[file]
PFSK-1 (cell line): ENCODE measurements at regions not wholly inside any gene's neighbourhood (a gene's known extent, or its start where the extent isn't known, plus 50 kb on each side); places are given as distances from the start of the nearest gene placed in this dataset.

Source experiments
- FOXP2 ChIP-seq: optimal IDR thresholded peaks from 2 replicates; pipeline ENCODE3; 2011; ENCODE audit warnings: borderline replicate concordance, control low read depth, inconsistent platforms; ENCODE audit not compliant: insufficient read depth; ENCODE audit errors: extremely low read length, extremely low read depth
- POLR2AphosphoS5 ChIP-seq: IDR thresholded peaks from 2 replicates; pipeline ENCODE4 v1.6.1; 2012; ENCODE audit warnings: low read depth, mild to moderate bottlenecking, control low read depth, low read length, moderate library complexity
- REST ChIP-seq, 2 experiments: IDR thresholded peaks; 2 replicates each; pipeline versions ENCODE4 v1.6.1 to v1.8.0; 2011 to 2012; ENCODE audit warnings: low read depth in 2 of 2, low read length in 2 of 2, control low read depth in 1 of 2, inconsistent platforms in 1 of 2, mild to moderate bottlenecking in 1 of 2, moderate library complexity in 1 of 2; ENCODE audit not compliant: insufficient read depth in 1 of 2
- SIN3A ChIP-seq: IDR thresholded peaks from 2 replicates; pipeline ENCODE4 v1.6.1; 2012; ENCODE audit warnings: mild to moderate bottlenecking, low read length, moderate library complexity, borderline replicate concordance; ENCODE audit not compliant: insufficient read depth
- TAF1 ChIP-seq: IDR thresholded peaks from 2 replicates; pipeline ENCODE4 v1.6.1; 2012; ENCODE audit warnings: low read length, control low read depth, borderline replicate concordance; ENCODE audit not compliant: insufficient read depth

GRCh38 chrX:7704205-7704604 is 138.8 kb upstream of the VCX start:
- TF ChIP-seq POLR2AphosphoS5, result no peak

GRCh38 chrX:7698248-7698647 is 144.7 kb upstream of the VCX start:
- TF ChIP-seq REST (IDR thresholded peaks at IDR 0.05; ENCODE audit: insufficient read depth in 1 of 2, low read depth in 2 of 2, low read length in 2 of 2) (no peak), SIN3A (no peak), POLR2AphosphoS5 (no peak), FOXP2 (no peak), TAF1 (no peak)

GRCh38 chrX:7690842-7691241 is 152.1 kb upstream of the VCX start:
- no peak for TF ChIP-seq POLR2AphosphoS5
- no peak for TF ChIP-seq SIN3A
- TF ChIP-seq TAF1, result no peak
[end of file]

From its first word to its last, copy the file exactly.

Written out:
PFSK-1 (cell line): ENCODE measurements at regions not wholly inside any gene's neighbourhood (a gene's known extent, or its start where the extent isn't known, plus 50 kb on each side); places are given as distances from the start of the nearest gene placed in this dataset.

Source experiments
- FOXP2 ChIP-seq: optimal IDR thresholded peaks from 2 replicates; pipeline ENCODE3; 2011; ENCODE audit warnings: borderline replicate concordance, control low read depth, inconsistent platforms; ENCODE audit not compliant: insufficient read depth; ENCODE audit errors: extremely low read length, extremely low read depth
- POLR2AphosphoS5 ChIP-seq: IDR thresholded peaks from 2 replicates; pipeline ENCODE4 v1.6.1; 2012; ENCODE audit warnings: low read depth, mild to moderate bottlenecking, control low read depth, low read length, moderate library complexity
- REST ChIP-seq, 2 experiments: IDR thresholded peaks; 2 replicates each; pipeline versions ENCODE4 v1.6.1 to v1.8.0; 2011 to 2012; ENCODE audit warnings: low read depth in 2 of 2, low read length in 2 of 2, control low read depth in 1 of 2, inconsistent platforms in 1 of 2, mild to moderate bottlenecking in 1 of 2, moderate library complexity in 1 of 2; ENCODE audit not compliant: insufficient read depth in 1 of 2
- SIN3A ChIP-seq: IDR thresholded peaks from 2 replicates; pipeline ENCODE4 v1.6.1; 2012; ENCODE audit warnings: mild to moderate bottlenecking, low read length, moderate library complexity, borderline replicate concordance; ENCODE audit not compliant: insufficient read depth
- TAF1 ChIP-seq: IDR thresholded peaks from 2 replicates; pipeline ENCODE4 v1.6.1; 2012; ENCODE audit warnings: low read length, control low read depth, borderline replicate concordance; ENCODE audit not compliant: insufficient read depth

GRCh38 chrX:7704205-7704604 is 138.8 kb upstream of the VCX start:
- TF ChIP-seq POLR2AphosphoS5, result no peak

GRCh38 chrX:7698248-7698647 is 144.7 kb upstream of the VCX start:
- TF ChIP-seq REST (IDR thresholded peaks at IDR 0.05; ENCODE audit: insufficient read depth in 1 of 2, low read depth in 2 of 2, low read length in 2 of 2) (no peak), SIN3A (no peak), POLR2AphosphoS5 (no peak), FOXP2 (no peak), TAF1 (no peak)

GRCh38 chrX:7690842-7691241 is 152.1 kb upstream of the VCX start:
- no peak for TF ChIP-seq POLR2AphosphoS5
- no peak for TF ChIP-seq SIN3A
- TF ChIP-seq TAF1, result no peak